City Of Kingston, Correctional Service Of Canada Partner For Clean Up
Correctional Service of Canada and the City of Kingston have been working together on a pilot project for graffiti removal that involves offenders from Pittsburgh Institution participating in a work release program.
Through the 2011 summer season, two offenders have been assigned part time to attend to locations on public property to remove graffiti tags and assist the City in their clean up initiative. 69 locations have been visited by the volunteer work crews in the last three months.
“This is a positive partnership that provides a work release opportunity for offenders while participating in community service activities”, said Lori MacDonald, Acting Regional Deputy Commissioner. “It has been very beneficial for both of our organizations.”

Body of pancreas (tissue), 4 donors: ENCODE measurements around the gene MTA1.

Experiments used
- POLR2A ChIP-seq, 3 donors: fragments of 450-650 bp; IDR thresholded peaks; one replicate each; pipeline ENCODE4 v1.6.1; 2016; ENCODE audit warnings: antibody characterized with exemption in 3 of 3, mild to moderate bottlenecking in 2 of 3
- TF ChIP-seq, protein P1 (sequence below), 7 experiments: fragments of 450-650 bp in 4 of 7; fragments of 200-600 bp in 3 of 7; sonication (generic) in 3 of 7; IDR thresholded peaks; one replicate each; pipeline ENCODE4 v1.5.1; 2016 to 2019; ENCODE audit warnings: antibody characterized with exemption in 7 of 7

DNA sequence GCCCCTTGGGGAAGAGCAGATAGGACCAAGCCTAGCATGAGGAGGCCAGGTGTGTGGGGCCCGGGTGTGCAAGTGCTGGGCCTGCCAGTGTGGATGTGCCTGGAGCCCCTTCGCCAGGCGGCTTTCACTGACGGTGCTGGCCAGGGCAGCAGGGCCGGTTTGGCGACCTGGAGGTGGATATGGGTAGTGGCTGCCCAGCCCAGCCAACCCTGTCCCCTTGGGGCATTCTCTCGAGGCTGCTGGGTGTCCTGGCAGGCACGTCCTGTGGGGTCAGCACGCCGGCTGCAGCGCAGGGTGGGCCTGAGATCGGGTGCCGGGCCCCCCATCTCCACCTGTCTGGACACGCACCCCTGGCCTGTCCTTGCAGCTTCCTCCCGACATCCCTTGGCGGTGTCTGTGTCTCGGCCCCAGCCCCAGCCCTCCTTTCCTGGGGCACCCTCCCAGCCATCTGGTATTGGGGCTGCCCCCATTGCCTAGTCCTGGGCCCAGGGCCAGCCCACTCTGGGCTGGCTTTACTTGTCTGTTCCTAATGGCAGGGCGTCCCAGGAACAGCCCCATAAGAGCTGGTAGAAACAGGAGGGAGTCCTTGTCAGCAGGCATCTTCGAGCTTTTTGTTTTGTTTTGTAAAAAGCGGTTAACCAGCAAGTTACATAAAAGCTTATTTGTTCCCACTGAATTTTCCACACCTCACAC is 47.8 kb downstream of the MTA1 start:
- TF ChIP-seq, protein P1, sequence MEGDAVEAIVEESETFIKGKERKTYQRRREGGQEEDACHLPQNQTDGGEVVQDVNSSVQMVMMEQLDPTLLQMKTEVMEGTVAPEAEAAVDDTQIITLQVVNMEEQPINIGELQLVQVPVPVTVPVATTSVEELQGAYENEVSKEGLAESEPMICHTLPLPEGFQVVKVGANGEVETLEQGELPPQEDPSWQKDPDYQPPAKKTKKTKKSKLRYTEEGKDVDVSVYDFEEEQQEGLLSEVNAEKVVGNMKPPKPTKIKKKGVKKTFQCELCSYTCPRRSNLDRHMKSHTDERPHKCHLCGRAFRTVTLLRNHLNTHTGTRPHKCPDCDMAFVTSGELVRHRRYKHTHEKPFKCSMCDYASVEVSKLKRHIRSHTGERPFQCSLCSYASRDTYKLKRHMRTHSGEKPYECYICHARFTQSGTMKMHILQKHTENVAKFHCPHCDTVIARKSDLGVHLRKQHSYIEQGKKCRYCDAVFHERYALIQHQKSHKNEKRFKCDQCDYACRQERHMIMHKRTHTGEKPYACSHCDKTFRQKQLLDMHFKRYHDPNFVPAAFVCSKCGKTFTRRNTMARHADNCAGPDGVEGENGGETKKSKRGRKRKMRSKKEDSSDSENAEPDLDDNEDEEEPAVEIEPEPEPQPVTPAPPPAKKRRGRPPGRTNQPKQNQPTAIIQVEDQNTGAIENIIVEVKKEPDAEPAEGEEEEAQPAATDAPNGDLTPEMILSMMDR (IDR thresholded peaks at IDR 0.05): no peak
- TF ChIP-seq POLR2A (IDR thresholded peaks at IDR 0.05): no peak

“Graffiti is a problem in many municipalities and unfortunately Kingston is no different from the rest,” commented Mayor Mark Gerretsen. “We have seen early success from this pilot project for several reasons. Graffiti tags have been removed from public spaces quickly and consistently across our historic community, the volunteer offenders are providing a valuable community service which helps beautify our city but also assists their rehabilitation, and to boot, all of this work is done at no additional cost to our local taxpayers.”
“Twice a week, our Public Works Department provides the painting supplies and a list of graffiti tag locations that require attention,” said Damon Wells, Director of Public Works for the City of Kingston. “The list is compiled through staff observations and requests through our Customer Service representatives. This co-operative program addresses graffiti on a consistent, regular and timely basis. It has been successful in helping to keep our parks and roadsides clear of graffiti. We hope to see this mutually-beneficial partnership to continue in future years.”
Weather permitting, the graffiti removal project will continue until the end of October and recommence in the spring of 2012.
Release source: City of Kingston | Photo (graffiti in London): Benjamin D. Esham